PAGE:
Janice:

[5:50] The United Nations has 17 SDGs, Sustainable Development Goals, and they have selected major challenges but also major initiatives that require coming together and a focus to make the world a more sustainable place. They include things like Eco-ship partnerships. Beyond health there are agriculture, there's climate, there's many other categories of change. And the UN works with agencies and governments and industry partners around the world to try to bring together solutions in those spaces. The World Economic Forum of course is a partner of the United Nations, and they have set of initiatives and many corporate partners, as well, along with public policy makers and governments engaging with them, they come together every year at Davos and try to drive significant progress in each of these areas.

[6:54] There's a couple of areas we're engaged in in particular with the World Economic Forum, but one that I'm engaged with is called the New Vision for Agriculture. It's a work stream of 150 transformation leaders who come together to try to discuss and think about and broker together and discuss tangible actions that can be taken to make progress.

Robert:

[7:20] Well, you and I talk a lot about this and we believe in the term of a global data fabric, a repository where people can share data globally and not have to worry about: How do I get at it in a way that requires very specific technologies and stuff like that. Open the door and broaden it out to the world. And I know you're working with a number of organizations to kind of say, "Hey, how do we take this world hunger data or the agricultural data or that to groups that otherwise would not have aspects of that?" Could you dive a little deeper into how HPE has taken our technology thought leadership and then applied it to that particular problem?

Janice:

[8:02] Sure. Let me talk a little bit about agriculture, and arguably, I think we could say that the industry of agriculture, although it certainly has technology applied in it in many different ways, I would say is probably one of the last vertical industries to really transform itself and digitize it to the way that is required to address the challenges around world hunger and nutritious feeding of our population and even to respond to the climatic shocks and impacts that are occurring in the world around us. In our initial assessment and evaluation of looking at the agricultural space, we learned that one of the obstacles for really transforming and helping to instruct small shareholder farmers which produce more than 50% of the world's food, on what to plant, where to plant it, when to plant it, how to adjust in response to climatic impacts really requires an understanding of all of those features.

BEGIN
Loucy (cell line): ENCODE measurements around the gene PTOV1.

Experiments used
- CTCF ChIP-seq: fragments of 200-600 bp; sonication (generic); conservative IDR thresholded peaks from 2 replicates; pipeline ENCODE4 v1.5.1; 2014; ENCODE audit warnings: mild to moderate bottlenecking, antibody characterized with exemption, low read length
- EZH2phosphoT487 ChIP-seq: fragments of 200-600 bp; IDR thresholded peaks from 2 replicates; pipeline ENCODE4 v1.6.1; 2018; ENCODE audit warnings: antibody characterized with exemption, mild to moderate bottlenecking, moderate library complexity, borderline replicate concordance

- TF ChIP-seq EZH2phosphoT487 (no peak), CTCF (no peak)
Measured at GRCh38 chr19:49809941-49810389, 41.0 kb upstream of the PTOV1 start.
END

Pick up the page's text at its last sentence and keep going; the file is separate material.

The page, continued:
[9:05] What's happening in the world, in the soil, in the planting, in the biodiversity. And there's a tremendous amount of data that is available and has to be analyzed and predicted in many different ways. In our engagement, we initially started to kind of help think about how the world of Internet Of Things, or IOT, could actually gather this data up at the edge—at farms or in laboratories or in phenotyping facilities for example or in food distribution centers—and then transfer that information to make decisions.

[9:43] What we learned quickly was that this data is very rich and very very large. There's visual data, there's audio data, there's flat data, and it is immense. And there's a complicating factor here which is: Most farmers really want to own their data and don't necessarily want to release data to people who could price against them around purchase of pesticides or herbicides or other advisory services. And so there is an emerging ecosystem that's happening around the brokering of data in the world of agriculture. And we saw actually the opportunity to help bring a solution in that space: A data fabric that would allow the ability to name the data, create a metadata standard to help support industry standard initiatives to create an international data standard for agriculture. And then to actually help create a platform that allows the exchange of data while protecting ownership and security of the data. And that is the project right now that we're working on.

Robert:

[11:03] So, this is some pretty broad stuff. And one of the challenges I think is people say, Hey, well I don't have access to the World Economic Forum. I don't have access to the UN or these large universities or engagements, stuff like that. How does a person say, “Hey, I'm a technologist, I know a lot about networking, or I know a lot about putting together systems at some high school.” How does somebody get started being a force for good using technology?